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Above Photo: It’s critical that all of your expenses when shoeing a horse are covered when you charge your clients. That includes getting paid for your time while driving, supplies, as well as depreciation of your tools and vehicle.
In the opening days of each 8-week block of classes, Bob Smith takes his Pacific Coast Horseshoeing School students to “the candy store.” Farriers in the Sacramento, Calif., area know it as The Horseshoe Barn.
The trip gives the farriers in training an opportunity to shop for the tools, products and equipment they’ll need to start their career. It’s also an opportunity to pick the brain of Adam Wynbrandt, who’s not only the owner of the supply shop but an Accredited Professional Farrier (APF) with 2 decades of experience.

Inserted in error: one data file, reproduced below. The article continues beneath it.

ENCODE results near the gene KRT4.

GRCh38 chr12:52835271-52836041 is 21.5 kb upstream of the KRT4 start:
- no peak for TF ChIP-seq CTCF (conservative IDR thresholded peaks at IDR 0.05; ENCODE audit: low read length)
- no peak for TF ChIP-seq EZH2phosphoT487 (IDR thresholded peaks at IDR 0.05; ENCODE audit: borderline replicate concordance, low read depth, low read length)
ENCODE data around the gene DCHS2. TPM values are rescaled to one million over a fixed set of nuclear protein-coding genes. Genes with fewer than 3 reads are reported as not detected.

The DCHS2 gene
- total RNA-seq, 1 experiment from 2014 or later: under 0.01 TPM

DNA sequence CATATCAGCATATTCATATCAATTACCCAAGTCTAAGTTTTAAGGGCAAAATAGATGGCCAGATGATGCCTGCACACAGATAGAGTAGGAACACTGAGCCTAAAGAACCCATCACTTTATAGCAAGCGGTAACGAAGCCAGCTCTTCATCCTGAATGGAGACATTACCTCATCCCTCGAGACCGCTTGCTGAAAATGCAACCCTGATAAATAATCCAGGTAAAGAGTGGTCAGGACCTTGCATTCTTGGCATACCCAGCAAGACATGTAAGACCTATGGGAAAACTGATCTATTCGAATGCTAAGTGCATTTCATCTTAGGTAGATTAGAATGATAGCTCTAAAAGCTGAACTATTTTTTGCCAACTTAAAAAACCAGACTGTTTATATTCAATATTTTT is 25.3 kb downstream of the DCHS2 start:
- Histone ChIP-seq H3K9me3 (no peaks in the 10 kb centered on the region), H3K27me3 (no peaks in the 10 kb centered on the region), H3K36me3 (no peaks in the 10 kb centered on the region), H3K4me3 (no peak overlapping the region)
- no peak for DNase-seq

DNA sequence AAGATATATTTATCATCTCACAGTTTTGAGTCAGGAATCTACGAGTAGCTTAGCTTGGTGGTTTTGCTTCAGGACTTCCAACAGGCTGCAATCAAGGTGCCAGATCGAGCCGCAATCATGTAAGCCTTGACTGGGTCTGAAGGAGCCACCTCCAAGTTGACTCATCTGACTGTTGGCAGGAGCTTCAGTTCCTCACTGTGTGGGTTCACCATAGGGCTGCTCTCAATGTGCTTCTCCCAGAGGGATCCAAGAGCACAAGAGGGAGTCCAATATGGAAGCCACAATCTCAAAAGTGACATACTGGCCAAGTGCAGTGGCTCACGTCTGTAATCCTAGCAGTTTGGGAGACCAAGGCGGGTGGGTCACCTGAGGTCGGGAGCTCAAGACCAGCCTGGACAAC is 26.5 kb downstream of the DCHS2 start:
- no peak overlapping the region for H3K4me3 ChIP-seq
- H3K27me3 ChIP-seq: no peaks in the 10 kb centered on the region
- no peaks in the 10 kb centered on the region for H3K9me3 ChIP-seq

“They always want to know, ‘What can I charge?’” he says. “I tell them, ‘Well, no, the question is, what do you need to charge?’”
Questions about pricing aren’t just reserved for new farriers. Even veteran farriers often struggle with finding a winning formula.
“Most farriers work off of gross income rather than net,” Wynbrandt says. “What’s the difference? If you just did six horses for $600, that’s your gross income. That’s all your money. In reality, you have costs, expenses and taxes. The amount of money you have after those expenditures is your net income.”
According to the latest Farrier Business Practices survey conducted by American Farriers Journal, the average nationwide price for trimming four…